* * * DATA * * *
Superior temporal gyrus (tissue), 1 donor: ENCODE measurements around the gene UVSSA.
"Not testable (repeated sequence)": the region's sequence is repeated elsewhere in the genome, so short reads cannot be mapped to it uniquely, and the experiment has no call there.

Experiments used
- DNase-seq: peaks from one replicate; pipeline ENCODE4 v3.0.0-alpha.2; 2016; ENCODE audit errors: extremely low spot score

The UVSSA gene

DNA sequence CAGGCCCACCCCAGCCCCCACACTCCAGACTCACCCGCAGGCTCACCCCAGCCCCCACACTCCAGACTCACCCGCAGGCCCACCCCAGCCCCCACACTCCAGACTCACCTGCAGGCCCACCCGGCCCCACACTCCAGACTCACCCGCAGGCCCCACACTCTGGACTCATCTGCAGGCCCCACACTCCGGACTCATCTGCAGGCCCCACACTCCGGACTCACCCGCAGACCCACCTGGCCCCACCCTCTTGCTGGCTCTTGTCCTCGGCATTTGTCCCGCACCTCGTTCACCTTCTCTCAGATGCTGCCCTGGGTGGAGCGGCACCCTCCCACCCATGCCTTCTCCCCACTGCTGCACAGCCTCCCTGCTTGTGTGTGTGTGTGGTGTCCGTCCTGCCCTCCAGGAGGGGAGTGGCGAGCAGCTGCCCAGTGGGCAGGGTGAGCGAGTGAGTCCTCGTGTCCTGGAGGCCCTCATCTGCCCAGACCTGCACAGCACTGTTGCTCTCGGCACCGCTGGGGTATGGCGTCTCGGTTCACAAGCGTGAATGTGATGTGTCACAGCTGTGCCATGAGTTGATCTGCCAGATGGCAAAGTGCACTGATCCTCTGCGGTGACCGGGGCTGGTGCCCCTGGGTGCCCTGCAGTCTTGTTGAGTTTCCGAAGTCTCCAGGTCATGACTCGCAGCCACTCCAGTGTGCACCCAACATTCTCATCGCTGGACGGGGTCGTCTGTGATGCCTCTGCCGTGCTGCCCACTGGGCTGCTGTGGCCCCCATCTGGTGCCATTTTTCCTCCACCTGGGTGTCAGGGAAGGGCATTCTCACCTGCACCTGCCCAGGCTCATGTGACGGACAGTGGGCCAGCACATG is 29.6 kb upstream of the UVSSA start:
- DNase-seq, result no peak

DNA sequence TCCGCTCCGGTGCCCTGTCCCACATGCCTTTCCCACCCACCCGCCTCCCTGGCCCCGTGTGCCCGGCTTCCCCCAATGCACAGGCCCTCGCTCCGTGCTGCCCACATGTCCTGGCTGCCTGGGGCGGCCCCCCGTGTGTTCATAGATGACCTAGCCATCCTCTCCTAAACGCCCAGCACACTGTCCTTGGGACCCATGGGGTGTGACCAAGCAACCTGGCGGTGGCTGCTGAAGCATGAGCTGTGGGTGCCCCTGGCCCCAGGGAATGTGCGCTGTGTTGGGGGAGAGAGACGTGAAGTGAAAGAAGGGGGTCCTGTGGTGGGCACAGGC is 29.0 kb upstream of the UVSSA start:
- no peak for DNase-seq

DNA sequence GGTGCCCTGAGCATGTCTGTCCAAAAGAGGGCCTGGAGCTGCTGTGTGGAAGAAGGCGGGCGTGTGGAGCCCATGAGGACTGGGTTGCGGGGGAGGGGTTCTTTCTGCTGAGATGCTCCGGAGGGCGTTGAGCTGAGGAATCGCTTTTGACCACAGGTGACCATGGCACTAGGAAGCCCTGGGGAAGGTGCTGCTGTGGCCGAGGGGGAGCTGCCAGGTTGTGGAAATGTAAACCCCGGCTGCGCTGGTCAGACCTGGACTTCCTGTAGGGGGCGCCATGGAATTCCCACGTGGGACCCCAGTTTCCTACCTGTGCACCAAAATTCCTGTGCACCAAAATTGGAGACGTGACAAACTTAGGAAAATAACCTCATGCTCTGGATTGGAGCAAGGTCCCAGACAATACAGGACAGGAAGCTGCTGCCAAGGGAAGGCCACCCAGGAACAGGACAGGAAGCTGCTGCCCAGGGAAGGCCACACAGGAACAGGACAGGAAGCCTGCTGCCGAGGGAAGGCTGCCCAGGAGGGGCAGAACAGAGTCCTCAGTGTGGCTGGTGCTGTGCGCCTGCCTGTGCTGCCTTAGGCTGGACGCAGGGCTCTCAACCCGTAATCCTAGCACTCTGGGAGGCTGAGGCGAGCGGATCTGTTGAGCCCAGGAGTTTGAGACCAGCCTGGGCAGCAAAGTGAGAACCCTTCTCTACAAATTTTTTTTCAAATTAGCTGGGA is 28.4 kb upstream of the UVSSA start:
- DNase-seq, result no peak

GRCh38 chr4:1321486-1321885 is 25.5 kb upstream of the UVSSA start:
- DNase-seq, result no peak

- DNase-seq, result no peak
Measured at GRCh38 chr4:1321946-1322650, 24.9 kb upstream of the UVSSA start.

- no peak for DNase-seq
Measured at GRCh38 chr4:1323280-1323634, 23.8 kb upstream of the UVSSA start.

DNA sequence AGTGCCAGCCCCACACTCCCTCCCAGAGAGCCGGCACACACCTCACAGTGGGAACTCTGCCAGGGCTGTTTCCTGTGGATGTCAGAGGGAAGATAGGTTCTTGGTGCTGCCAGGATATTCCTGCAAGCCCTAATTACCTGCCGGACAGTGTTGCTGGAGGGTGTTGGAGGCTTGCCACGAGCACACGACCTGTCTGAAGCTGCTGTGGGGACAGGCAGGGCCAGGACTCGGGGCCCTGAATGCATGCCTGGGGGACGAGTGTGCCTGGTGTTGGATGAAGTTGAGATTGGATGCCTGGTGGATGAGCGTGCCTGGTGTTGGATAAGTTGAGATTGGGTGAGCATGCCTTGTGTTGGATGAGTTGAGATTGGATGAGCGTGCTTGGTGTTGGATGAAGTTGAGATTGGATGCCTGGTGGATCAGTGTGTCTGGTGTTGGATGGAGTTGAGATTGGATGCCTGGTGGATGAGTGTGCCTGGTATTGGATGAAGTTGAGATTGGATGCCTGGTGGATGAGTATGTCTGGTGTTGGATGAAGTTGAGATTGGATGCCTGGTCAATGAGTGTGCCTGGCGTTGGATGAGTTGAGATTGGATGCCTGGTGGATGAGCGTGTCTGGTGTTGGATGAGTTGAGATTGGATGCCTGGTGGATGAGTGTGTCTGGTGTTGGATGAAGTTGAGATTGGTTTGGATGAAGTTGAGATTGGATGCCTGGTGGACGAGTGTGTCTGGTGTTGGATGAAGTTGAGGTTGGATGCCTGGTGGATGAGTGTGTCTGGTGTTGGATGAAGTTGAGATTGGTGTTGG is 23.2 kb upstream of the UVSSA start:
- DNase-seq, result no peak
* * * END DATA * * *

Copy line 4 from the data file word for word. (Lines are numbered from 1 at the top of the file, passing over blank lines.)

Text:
- DNase-seq: peaks from one replicate; pipeline ENCODE4 v3.0.0-alpha.2; 2016; ENCODE audit errors: extremely low spot score